Renal stones on portal venous phase contrast-enhanced CT: Does intravenous contrast interfere with detection?

R. Joshua Dym, Dameon R. Duncan, Michael Spektor, Hillel W. Cohen, Meir H. Scheinfeld

Research output: Contribution to journalArticlepeer-review

12 Scopus citations


Purpose: To determine the sensitivity of portal venous phase contrast-enhanced CT for the detection of renal stones. Methods: This retrospective study included 97 CT examinations of the abdomen without and with intravenous contrast, including 85 (87.6%) examinations with at least one renal stone on the "gold standard" noncontrast images, as scored by a single radiologist. Three other radiologists each independently reviewed only the contrast-enhanced images from all 97 examinations and recorded all renal stones. Reviewer sensitivity for stones was categorized by stone diameter. Reviewer sensitivity and specificity for stone disease were also calculated on a per-kidney basis. Results: The 97 cases included a total of 238 stones ≥1 mm, with a mean (±SD) of 1.2 ± 1.9 stones per kidney and a stone diameter of 3.5 ± 3.0 mm. Pooling data for the three reviewers, sensitivity for all stones was 81%; sensitivity for stones ≥2, ≥3, ≥4, and ≥5 mm was 88%, 95%, 99%, and 98%, respectively. Sensitivity for stone disease on a per-kidney basis was 94% when considering all stones; when considering only stones ≥2, ≥3, and ≥4 mm, sensitivity was 96%, 99%, and 100%, respectively. Specificity for stone disease on a per-kidney basis was 98% overall, 99% when considering only stones ≥2 mm, and 100% when considering only stones ≥3 mm. Conclusion: Contrast-enhanced CT is highly sensitive for the detection of renal stones ≥3 mm in diameter and less sensitive for smaller stones. In cases where the clinical diagnosis is uncertain and performance of a CT examination is being contemplated, intravenous contrast utilization would allow assessment for stone disease while also optimizing evaluation for other conditions.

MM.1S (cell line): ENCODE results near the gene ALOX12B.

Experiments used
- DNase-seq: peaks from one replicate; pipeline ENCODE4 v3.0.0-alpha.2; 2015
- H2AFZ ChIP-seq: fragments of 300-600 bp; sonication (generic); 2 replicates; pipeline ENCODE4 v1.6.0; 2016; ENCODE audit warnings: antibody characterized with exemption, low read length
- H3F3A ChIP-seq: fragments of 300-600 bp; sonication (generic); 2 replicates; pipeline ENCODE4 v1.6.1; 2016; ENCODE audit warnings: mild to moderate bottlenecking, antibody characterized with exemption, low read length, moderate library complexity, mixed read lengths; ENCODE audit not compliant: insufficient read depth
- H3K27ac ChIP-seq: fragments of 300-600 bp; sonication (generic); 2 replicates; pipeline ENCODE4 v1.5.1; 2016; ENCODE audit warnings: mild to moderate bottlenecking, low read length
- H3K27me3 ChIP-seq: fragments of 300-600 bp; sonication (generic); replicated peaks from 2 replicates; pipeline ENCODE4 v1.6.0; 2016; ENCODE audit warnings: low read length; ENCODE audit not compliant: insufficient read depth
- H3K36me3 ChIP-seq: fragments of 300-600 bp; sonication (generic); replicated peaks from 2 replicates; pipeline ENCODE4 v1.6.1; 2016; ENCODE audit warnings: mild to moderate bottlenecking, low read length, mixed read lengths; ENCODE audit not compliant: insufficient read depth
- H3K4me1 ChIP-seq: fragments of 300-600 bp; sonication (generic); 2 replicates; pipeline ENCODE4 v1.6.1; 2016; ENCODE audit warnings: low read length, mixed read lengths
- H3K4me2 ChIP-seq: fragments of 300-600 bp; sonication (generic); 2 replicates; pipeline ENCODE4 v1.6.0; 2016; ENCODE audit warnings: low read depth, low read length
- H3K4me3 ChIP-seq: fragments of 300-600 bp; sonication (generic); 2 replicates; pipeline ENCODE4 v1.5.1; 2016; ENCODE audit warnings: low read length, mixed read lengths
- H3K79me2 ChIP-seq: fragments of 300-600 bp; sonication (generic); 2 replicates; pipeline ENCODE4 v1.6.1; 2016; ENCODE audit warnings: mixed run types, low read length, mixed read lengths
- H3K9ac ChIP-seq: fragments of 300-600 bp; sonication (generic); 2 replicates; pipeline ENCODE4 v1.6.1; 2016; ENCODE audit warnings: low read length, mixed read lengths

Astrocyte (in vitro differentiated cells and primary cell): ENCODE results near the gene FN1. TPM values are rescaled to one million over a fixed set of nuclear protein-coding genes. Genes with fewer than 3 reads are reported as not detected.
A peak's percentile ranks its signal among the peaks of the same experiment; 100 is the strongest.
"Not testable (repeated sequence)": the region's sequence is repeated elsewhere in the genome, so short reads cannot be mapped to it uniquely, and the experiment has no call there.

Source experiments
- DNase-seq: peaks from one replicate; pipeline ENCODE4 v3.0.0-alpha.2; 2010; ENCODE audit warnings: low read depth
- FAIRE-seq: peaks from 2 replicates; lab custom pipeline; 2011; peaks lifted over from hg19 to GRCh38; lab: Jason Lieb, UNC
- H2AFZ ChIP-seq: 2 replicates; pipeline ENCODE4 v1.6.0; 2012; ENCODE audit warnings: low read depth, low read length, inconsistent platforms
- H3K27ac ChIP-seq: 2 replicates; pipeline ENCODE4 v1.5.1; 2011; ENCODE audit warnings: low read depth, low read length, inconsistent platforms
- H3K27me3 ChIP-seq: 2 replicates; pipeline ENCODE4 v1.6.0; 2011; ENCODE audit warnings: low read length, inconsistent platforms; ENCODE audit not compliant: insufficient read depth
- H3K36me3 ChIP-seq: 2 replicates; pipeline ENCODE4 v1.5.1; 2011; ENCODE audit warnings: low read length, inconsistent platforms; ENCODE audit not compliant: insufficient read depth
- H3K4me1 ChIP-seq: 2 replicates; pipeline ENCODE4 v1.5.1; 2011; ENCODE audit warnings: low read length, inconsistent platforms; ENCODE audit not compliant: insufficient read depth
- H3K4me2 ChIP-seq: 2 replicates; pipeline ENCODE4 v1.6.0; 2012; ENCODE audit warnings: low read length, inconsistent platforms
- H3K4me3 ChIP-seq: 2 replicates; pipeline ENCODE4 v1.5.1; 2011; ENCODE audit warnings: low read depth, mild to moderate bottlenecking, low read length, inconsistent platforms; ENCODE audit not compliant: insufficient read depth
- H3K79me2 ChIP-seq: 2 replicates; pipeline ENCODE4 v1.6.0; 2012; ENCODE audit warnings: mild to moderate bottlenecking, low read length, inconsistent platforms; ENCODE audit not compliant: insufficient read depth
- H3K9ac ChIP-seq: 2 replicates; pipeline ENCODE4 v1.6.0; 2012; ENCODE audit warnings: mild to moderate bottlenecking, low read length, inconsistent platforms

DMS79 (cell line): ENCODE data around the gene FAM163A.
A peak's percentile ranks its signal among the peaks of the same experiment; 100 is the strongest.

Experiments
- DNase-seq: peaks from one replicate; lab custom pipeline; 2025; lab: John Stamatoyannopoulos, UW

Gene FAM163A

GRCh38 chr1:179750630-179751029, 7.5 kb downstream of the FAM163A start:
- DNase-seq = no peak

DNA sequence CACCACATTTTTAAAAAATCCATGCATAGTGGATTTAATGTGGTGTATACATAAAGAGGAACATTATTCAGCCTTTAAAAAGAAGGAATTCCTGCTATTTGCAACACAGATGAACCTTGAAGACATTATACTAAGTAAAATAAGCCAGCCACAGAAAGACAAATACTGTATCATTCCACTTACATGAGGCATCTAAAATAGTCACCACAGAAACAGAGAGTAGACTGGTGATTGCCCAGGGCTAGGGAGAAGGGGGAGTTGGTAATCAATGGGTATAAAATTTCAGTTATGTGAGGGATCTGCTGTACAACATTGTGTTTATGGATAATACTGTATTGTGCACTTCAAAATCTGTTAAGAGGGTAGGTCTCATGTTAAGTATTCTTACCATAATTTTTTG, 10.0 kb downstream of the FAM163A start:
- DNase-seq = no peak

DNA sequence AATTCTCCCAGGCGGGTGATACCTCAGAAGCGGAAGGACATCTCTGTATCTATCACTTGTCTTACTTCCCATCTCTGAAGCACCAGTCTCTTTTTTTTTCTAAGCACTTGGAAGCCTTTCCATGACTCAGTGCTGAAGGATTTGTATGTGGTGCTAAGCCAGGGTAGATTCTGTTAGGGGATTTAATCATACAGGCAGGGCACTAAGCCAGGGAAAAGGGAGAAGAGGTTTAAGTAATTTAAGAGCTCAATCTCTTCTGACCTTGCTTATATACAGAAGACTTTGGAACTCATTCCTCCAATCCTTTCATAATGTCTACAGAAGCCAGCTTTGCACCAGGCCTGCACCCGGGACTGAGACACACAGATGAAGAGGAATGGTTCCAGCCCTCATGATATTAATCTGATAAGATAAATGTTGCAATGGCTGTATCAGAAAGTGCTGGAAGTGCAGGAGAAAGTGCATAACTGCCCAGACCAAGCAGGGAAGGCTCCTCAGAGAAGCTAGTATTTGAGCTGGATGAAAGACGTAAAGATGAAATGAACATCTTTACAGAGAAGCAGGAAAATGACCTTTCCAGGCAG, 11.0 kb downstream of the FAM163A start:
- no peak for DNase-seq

Original languageEnglish (US)
Pages (from-to)526-532
Number of pages7
JournalAbdominal Imaging
Issue number3
StatePublished - Jun 2014


  • CT
  • Calculi
  • Emergency imaging
  • Intravenous contrast
  • Iodinated contrast
  • Renal stones

ASJC Scopus subject areas

  • Radiological and Ultrasound Technology
  • Radiology Nuclear Medicine and imaging
  • Gastroenterology
  • Urology


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